> >A few of us have discovered that "all" of our lens >work better on the D800. > >I am torn about whether to put all lens questions here > or whether to leave the ones about a particular lens camera >combination in the camera forums. > Lenses definitely work better on these camera's I only have a D600 but have been impressed with a relatively soft lens the 28-300 on it. I went to dxo site which compares many lenses and does comparisons with different bodies. My 28-300 on a D3x has similar sharpness to a 24-70 on a D300s. They don't have a D800 yet but I'm sure things will be even better For general purpose I am satisfied with the IQ of the 28-300. I tend to shoot under 120 and would love to be be able to go to 24 so am also considering this lens especially since the rebate has been extended. As I am already satisfied with IQ just not sure it is worth it to me.
"Cameras and lenses are simply tools to place our unique vision on film. Concentrate on equipment and you'll take technically good photographs. Concentrate on seeing the light's magic colors and your images will stir the soul." Jack Dykinga
Why not keep both? I still prefer the 24-70 as long as I can bring along a tripod, though I'll confess the 24-120 is very close to it in quality. And for low light the extra stop makes a difference. There also are times when I just want the extra shallow depth of field.
I am also thinking about picking up a 24-120 because of the rebate. I've been using my 24-70 as my every day lens since I bought it. Having both 24-70 and 24-120 is redundant. I prefer the one extra stop than additional reach. May be there is a 24-120 f2.8 VR in the future.
My explanation to my wife is just like woman needs many purses and shoes man needs camera bags and lenses. I just got a 24-120 mm f4 and 85mm f1.8 after buying the D800 and the trinity last month. Same reason as yours, I bought the 24-120 is to use it as a walk around lens for a lazy photo walk. Sometime it is painful to lug the 12-24, 24-70 and 70-200 along. I got a roller which is helpful but I do not know if the protection is good enough for vibration. Young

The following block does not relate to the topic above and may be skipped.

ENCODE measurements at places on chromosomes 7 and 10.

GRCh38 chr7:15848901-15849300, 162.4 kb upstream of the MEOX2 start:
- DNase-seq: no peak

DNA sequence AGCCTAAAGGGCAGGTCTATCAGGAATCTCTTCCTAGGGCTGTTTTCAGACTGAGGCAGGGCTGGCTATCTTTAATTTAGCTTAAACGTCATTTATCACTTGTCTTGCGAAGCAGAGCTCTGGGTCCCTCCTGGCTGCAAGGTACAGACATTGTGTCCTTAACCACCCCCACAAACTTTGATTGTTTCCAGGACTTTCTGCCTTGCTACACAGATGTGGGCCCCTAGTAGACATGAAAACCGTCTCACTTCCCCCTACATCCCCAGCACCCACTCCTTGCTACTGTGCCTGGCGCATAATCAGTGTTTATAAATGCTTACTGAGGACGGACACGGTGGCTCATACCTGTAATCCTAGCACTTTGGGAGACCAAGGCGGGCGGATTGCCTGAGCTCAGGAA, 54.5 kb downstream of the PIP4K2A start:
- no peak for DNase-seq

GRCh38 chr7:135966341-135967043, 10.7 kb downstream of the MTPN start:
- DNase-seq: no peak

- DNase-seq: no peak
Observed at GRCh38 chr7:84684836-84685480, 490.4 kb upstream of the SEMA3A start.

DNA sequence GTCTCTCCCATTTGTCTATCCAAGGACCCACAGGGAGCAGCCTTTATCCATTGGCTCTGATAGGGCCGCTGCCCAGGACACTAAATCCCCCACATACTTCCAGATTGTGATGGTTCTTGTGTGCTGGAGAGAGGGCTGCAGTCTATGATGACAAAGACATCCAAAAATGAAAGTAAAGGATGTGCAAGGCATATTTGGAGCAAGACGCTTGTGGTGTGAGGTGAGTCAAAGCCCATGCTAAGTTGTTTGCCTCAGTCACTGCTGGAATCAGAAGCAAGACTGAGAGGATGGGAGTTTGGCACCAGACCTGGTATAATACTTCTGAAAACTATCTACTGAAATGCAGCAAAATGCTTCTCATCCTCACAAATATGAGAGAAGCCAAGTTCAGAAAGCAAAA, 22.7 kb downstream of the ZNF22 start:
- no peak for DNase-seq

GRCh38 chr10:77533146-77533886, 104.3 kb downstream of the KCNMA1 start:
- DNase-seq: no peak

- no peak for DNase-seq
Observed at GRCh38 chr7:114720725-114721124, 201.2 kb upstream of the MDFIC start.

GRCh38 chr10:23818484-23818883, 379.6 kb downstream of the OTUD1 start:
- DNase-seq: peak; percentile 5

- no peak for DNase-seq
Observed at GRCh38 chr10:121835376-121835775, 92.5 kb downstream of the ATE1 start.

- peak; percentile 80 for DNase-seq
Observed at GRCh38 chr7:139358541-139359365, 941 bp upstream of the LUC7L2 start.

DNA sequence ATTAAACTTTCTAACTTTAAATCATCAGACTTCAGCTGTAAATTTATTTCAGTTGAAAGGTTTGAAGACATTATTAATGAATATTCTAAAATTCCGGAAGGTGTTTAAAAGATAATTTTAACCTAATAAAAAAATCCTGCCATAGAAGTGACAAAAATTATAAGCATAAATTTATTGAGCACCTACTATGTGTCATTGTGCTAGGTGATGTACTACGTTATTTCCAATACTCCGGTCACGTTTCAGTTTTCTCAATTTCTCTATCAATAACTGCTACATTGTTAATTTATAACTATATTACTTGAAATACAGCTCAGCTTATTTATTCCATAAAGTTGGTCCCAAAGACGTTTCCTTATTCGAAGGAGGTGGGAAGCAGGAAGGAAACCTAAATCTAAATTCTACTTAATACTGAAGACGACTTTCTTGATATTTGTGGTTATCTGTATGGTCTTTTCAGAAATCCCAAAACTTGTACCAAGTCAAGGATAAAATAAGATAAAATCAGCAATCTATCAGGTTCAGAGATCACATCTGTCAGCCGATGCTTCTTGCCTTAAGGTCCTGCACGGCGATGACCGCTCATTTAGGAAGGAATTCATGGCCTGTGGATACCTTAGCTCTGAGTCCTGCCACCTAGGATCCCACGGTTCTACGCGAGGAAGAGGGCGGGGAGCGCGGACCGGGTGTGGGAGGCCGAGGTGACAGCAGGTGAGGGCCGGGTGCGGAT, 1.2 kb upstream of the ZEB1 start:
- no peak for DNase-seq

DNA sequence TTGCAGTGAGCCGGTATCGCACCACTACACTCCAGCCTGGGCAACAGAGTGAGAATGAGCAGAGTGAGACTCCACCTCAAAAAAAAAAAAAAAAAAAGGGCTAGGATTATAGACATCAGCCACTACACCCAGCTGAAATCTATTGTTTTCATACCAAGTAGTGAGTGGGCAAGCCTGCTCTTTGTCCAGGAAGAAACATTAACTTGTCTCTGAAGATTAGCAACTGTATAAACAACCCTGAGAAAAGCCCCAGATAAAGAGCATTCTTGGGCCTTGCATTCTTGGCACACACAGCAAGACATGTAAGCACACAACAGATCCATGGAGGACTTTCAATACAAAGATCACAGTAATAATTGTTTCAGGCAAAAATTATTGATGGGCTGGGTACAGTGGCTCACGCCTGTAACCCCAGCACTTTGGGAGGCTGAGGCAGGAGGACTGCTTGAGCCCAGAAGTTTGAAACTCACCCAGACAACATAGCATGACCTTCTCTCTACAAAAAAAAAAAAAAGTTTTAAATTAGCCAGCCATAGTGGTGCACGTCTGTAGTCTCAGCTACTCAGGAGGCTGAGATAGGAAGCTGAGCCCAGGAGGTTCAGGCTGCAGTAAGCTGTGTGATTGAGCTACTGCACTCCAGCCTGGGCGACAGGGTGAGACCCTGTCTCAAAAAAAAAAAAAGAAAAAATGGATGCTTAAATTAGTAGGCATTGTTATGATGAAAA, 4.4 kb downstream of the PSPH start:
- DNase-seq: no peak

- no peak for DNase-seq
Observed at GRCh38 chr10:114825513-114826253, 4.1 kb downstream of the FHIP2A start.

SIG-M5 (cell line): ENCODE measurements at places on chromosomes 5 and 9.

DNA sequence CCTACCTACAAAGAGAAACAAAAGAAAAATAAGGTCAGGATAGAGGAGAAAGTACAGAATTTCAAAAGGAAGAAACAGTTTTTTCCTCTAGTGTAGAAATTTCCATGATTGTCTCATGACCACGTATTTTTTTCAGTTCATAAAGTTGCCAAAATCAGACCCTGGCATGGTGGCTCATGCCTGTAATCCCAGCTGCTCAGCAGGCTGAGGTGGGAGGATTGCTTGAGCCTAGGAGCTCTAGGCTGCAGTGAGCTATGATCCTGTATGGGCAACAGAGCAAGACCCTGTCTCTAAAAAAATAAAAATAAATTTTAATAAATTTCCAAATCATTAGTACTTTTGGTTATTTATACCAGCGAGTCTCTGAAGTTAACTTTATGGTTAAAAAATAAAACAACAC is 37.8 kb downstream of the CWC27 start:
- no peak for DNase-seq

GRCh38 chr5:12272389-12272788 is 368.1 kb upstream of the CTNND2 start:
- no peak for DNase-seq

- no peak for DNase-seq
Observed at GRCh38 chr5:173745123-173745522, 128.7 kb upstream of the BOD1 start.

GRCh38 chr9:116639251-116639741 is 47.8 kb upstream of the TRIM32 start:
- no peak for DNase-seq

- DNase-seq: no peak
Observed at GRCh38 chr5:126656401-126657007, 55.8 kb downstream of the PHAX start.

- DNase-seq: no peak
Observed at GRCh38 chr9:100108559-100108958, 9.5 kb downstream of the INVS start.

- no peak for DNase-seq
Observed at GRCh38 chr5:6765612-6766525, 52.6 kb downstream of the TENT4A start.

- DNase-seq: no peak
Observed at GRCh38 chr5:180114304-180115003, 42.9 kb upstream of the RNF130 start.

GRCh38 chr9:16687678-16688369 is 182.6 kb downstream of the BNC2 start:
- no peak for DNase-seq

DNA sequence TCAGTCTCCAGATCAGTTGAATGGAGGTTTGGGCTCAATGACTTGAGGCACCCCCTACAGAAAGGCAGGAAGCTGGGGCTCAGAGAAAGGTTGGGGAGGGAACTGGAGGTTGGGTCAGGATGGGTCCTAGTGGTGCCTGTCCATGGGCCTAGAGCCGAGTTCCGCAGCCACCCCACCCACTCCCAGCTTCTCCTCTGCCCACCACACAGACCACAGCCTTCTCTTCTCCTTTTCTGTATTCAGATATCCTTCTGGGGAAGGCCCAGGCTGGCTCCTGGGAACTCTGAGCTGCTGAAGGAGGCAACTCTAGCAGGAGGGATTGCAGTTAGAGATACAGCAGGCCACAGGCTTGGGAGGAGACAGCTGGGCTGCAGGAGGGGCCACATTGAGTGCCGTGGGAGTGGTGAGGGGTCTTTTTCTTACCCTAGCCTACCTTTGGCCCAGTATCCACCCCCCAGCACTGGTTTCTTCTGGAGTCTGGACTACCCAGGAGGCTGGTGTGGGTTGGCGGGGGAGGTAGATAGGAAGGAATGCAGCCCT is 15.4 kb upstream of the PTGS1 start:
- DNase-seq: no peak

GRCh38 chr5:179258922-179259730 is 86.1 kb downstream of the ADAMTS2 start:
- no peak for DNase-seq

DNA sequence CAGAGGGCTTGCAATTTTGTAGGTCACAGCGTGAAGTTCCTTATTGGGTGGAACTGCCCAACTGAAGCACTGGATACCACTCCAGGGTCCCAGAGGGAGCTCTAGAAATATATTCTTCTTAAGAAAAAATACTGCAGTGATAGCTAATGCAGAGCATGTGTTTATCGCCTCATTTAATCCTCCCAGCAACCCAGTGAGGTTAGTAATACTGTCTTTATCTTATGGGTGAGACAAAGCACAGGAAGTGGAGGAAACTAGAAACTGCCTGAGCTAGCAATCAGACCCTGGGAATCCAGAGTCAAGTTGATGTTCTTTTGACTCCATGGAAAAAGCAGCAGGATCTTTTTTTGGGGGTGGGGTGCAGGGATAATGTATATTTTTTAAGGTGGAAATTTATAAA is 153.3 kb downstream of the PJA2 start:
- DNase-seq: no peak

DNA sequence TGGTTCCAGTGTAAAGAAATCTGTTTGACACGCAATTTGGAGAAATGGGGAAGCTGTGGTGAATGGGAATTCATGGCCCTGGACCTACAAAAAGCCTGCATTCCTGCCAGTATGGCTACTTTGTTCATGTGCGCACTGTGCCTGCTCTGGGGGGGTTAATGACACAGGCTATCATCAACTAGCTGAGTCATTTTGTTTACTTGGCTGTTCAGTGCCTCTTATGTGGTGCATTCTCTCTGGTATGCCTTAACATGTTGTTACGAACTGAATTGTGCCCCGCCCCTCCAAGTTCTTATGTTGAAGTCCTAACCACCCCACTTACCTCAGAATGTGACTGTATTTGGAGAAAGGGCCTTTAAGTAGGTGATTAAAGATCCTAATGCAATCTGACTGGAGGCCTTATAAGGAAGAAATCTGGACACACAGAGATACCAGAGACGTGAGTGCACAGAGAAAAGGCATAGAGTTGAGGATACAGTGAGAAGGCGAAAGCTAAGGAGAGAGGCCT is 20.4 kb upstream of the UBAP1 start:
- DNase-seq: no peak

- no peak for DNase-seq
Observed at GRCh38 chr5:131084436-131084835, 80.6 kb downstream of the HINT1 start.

I had both lenses (on my D800). After six months of using the 24-120/f4 most of the time, I gave the 24-70 to my son-in-law and he was very happy about it. I did side by side tests of the two and only on the brick wall test, where you could see more distortion, could I find any difference. That distortion isn't noticed at all in normal shooting.
I honestly think that Nikon has done such a good job with all three f4 lenses, that you could live with those three and be very happy and you would never notice any need for better IQ unless someone told you that the 2.8 lenses had slightly, and I do mean slightly, better IQ. For travel I would much rather take those three, all lighter and more versatile, than their heavier 2.8 cousins. Along with them, I would take one or two of the 1.4 primes for really low light shooting.
I think you made a good choice. I shoot a D600 and "downgraded" from a 24-70mm 2.8 to the 24-120mm VR.
I find it to be a more useful range, longer is often handy. The VR is a big asset with the high resolution sensors. I imagine even more so on the D800 over my D600 (all the threads on getting a sharp shot, using a tripod, good hand holding technique needed etc). In short I think the 24-120mm is a far more sensible choice for walk around handheld shooting. Optically the same in real world shooting too as far as my eyes can tell.